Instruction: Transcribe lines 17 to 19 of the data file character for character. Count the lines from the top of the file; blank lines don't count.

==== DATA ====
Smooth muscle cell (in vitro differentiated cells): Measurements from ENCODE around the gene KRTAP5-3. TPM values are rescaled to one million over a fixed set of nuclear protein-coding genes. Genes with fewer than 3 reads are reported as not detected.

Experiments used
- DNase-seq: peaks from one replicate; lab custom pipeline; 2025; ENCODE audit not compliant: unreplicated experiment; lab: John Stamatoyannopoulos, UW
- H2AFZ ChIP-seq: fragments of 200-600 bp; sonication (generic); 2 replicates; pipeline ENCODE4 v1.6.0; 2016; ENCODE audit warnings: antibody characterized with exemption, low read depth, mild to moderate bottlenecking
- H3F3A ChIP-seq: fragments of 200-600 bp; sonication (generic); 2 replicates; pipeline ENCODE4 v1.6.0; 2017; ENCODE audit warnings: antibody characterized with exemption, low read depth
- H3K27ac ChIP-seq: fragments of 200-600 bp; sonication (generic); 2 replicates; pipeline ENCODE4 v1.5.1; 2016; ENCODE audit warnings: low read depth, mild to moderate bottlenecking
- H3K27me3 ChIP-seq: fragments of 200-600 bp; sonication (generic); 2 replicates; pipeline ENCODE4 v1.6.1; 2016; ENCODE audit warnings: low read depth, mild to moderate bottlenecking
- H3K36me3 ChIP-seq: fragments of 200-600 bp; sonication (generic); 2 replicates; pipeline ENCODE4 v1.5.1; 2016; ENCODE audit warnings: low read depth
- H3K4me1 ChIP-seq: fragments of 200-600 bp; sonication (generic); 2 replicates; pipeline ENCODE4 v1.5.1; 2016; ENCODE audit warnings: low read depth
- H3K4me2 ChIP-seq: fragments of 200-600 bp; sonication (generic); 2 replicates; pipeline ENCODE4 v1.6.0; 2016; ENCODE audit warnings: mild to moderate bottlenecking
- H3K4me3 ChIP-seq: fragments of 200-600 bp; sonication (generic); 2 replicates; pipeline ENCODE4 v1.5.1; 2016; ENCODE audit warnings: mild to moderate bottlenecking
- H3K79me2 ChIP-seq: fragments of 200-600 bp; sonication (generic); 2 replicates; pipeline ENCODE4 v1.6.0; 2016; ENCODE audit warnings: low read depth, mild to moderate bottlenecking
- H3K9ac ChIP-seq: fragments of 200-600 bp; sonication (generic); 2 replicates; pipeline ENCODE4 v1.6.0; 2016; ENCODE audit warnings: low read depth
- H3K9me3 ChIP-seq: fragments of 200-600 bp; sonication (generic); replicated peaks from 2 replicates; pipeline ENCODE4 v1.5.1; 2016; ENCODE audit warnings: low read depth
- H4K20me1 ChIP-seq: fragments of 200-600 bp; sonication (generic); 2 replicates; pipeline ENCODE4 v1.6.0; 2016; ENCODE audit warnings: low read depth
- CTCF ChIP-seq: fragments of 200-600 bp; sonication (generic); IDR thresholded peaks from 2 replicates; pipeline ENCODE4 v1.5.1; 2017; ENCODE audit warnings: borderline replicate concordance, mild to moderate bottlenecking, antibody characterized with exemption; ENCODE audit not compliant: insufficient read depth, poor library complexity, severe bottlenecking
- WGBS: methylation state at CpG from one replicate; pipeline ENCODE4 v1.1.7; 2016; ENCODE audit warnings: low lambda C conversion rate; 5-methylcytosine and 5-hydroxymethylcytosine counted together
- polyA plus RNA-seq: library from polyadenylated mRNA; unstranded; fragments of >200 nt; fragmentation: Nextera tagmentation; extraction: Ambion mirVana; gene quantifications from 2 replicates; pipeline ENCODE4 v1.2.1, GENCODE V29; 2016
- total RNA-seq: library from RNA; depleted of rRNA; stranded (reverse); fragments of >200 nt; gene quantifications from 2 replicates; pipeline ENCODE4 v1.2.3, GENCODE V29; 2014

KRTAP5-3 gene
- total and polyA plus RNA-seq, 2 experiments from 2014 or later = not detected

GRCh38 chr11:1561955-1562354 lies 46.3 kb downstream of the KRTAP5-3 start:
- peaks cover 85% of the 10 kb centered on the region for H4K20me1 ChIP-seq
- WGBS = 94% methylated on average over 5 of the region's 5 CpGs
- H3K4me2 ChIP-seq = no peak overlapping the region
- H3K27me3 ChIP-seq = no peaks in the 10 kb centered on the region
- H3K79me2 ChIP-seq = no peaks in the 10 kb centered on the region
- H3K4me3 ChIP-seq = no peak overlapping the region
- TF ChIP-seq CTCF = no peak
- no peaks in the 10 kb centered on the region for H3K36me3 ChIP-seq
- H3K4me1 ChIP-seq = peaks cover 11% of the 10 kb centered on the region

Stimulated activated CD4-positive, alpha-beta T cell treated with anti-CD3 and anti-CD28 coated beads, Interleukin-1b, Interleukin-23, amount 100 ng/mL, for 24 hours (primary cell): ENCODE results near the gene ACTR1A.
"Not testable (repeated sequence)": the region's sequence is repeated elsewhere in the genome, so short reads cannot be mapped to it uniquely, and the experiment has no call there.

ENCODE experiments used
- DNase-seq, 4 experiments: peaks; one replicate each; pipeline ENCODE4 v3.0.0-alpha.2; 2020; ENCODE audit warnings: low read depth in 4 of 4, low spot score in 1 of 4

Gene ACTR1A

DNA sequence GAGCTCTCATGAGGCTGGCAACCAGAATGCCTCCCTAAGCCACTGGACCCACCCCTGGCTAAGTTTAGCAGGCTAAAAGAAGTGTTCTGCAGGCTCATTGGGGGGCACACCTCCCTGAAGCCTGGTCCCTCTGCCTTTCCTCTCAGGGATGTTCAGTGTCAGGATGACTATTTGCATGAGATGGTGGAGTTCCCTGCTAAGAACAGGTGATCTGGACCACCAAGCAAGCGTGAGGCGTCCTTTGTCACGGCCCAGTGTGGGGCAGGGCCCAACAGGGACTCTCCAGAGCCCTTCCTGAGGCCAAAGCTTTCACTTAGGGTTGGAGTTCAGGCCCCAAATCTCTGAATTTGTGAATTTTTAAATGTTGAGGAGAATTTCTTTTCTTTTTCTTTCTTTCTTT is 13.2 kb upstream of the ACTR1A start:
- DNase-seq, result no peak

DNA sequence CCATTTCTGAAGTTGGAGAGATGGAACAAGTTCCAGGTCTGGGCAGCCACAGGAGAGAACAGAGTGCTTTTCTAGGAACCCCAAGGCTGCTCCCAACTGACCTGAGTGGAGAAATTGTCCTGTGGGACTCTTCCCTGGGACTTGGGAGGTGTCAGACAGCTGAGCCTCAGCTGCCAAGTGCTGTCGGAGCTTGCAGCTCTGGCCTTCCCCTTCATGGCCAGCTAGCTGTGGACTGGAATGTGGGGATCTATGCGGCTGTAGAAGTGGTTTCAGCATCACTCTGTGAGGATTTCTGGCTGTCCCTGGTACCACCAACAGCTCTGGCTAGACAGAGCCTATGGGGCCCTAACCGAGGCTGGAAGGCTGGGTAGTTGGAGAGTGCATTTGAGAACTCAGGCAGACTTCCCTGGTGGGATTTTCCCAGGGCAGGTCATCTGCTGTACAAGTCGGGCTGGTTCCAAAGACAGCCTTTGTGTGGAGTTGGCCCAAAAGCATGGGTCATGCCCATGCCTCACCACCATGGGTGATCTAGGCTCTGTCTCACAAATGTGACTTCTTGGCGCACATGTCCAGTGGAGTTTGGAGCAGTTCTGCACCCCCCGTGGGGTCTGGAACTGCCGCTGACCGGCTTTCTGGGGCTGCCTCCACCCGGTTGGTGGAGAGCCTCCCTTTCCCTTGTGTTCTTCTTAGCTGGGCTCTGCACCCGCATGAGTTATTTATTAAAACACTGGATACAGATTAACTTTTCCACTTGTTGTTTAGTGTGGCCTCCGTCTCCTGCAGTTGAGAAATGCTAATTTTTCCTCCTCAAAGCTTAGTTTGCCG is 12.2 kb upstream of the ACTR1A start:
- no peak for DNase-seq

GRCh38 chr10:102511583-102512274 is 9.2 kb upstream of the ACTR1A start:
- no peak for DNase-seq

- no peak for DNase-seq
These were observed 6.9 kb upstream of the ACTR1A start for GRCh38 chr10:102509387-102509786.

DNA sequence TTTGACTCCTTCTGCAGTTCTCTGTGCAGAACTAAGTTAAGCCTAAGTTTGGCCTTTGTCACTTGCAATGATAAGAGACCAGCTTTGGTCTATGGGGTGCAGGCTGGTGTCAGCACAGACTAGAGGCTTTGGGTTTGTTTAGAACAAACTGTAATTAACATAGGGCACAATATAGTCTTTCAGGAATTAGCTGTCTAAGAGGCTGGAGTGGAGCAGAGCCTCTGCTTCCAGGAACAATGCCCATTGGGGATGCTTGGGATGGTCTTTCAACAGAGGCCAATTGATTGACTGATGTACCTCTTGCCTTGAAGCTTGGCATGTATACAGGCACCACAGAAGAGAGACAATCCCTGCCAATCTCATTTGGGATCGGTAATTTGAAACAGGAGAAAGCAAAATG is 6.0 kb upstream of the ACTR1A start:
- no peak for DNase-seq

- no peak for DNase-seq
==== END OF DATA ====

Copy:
- WGBS: methylation state at CpG from one replicate; pipeline ENCODE4 v1.1.7; 2016; ENCODE audit warnings: low lambda C conversion rate; 5-methylcytosine and 5-hydroxymethylcytosine counted together
- polyA plus RNA-seq: library from polyadenylated mRNA; unstranded; fragments of >200 nt; fragmentation: Nextera tagmentation; extraction: Ambion mirVana; gene quantifications from 2 replicates; pipeline ENCODE4 v1.2.1, GENCODE V29; 2016
- total RNA-seq: library from RNA; depleted of rRNA; stranded (reverse); fragments of >200 nt; gene quantifications from 2 replicates; pipeline ENCODE4 v1.2.3, GENCODE V29; 2014